New Zealand farm company to stop using palm oil products
New Zealand's state-owned farming company said Monday it will stop using palm kernel products to feed its animals as it seeks to take better care of the environment.
Landcorp announced it will stop using the products by the middle of next year. Environmentalists have linked growth in the palm oil industry to rainforest destruction in Indonesia, which in turn is contributing to the decline in species like the Sumatran tiger.
Landcorp Chief Executive Steven Carden told The Associated Press that consumers worldwide are willing to pay a premium for natural products, including grass-fed meat and dairy.
"We are really concerned with producing food in a responsible and environmentally friendly way," Carden said.
He said making the change also made sense from a strategic and commercial viewpoint.
Farmers typically use imported palm kernel cake, also known as expeller, as part of a diet for dairy cows, especially during the winter or when natural feed is low.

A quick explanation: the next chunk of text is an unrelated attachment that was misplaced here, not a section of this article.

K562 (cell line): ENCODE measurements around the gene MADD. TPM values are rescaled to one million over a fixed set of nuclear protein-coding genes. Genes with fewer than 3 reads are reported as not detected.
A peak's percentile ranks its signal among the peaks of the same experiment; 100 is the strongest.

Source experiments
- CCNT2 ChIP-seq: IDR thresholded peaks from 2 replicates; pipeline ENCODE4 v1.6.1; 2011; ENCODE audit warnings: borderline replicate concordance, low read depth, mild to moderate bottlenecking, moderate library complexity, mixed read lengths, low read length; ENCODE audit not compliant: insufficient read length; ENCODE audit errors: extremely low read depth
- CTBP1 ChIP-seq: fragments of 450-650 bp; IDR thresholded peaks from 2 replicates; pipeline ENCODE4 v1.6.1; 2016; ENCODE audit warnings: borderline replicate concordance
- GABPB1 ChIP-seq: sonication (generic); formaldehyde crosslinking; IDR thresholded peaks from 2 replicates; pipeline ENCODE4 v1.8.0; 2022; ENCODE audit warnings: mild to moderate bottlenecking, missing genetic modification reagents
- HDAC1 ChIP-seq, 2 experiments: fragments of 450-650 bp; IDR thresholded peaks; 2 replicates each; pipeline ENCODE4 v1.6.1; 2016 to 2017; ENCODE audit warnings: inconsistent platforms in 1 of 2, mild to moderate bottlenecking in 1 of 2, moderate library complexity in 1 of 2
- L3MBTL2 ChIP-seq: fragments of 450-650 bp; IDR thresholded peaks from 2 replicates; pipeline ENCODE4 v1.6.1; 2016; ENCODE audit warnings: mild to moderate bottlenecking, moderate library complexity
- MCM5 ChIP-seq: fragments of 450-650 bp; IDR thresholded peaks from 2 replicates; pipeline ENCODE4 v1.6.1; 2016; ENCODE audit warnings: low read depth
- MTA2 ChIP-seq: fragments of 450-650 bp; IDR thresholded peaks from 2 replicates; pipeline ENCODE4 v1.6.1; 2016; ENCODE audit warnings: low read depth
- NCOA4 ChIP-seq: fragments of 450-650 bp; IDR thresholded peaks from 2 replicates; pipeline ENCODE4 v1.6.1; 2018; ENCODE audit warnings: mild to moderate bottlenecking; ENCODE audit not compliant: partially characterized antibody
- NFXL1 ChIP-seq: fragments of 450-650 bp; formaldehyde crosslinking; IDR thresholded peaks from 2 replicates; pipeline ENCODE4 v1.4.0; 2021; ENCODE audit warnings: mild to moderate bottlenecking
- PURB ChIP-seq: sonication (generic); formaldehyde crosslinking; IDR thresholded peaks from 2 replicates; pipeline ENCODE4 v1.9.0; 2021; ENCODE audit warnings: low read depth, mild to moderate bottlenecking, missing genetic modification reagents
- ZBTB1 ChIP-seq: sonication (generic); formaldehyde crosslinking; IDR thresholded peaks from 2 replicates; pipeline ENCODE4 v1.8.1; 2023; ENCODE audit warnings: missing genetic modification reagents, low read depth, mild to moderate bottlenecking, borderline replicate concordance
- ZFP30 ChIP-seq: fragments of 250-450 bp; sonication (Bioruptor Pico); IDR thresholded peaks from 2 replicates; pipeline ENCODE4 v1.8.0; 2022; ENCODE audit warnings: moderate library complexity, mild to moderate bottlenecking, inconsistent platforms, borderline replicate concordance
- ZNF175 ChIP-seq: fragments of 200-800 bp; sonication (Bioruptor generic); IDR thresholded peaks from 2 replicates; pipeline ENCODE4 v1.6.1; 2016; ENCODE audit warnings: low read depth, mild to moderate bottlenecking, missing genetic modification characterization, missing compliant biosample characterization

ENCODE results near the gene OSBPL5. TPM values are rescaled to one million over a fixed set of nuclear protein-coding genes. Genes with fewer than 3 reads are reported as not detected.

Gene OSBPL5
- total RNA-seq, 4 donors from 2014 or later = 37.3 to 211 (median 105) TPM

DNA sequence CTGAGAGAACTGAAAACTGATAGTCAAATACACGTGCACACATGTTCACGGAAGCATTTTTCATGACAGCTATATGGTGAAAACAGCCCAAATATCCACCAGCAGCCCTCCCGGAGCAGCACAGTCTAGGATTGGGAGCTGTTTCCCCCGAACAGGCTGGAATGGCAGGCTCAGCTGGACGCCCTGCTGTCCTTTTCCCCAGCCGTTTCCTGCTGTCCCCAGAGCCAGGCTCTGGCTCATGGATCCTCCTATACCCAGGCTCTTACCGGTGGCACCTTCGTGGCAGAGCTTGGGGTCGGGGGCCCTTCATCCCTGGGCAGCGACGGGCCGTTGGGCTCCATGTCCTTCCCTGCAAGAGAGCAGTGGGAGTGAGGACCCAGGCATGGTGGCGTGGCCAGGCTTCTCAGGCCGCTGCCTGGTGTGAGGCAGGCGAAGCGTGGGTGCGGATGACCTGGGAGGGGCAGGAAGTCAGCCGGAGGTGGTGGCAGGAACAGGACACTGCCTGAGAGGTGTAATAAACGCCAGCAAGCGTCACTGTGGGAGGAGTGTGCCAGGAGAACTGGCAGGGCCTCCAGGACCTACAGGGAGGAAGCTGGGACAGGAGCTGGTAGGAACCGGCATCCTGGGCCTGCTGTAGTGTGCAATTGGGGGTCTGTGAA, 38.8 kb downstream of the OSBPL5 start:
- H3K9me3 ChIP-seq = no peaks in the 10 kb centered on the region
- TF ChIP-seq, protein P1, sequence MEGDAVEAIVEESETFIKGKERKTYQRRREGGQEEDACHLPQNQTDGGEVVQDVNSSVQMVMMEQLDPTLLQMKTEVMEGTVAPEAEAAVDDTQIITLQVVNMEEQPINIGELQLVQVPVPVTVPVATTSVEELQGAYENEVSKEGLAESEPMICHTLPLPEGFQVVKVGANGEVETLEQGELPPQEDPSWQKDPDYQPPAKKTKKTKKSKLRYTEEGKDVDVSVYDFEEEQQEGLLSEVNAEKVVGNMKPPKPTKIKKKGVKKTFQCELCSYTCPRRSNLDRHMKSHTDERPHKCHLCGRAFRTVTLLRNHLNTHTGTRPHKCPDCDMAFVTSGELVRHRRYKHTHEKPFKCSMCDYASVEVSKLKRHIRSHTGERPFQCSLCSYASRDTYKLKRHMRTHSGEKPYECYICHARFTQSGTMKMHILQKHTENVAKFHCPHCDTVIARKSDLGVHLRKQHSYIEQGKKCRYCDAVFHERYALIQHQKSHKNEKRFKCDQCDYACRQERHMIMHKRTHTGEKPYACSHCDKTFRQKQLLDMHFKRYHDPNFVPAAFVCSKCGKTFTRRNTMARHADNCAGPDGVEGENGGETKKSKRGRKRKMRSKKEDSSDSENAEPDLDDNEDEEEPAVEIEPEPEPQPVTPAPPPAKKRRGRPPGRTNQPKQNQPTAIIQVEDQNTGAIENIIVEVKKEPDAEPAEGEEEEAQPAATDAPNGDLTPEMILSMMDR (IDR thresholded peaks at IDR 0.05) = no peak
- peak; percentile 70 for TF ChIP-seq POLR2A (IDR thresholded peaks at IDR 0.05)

The cake is a byproduct of palm oil production. Palm oil is a common ingredient in many household products, from margarine to lipstick.
Carden said the company will replace palm products with locally grown alternatives like maize silage and chicory.
Landcorp is one of the largest farming companies in New Zealand, with 140 farms and 850,000 animals. It uses about 15,000 metric tons of palm cake each year.
But thousands of dairy farmers who provide milk to the country's biggest company Fonterra will continue to use the product, after Fonterra said Monday it had no immediate plans to stop using it.
In a statement, Fonterra said it issued guidelines last year to farmers advising them to limit their use of palm products, but that it believes they still play a role in supporting animal health, particularly when grass quality declines or during a drought.
Fonterra said the palm products its farmers use are responsibly sourced from a provider with a "no-deforestation, no-exploitation" policy.
Environmental advocacy group Greenpeace said Monday it welcomed Landcorp's move and hopes that Fonterra will soon follow suit.
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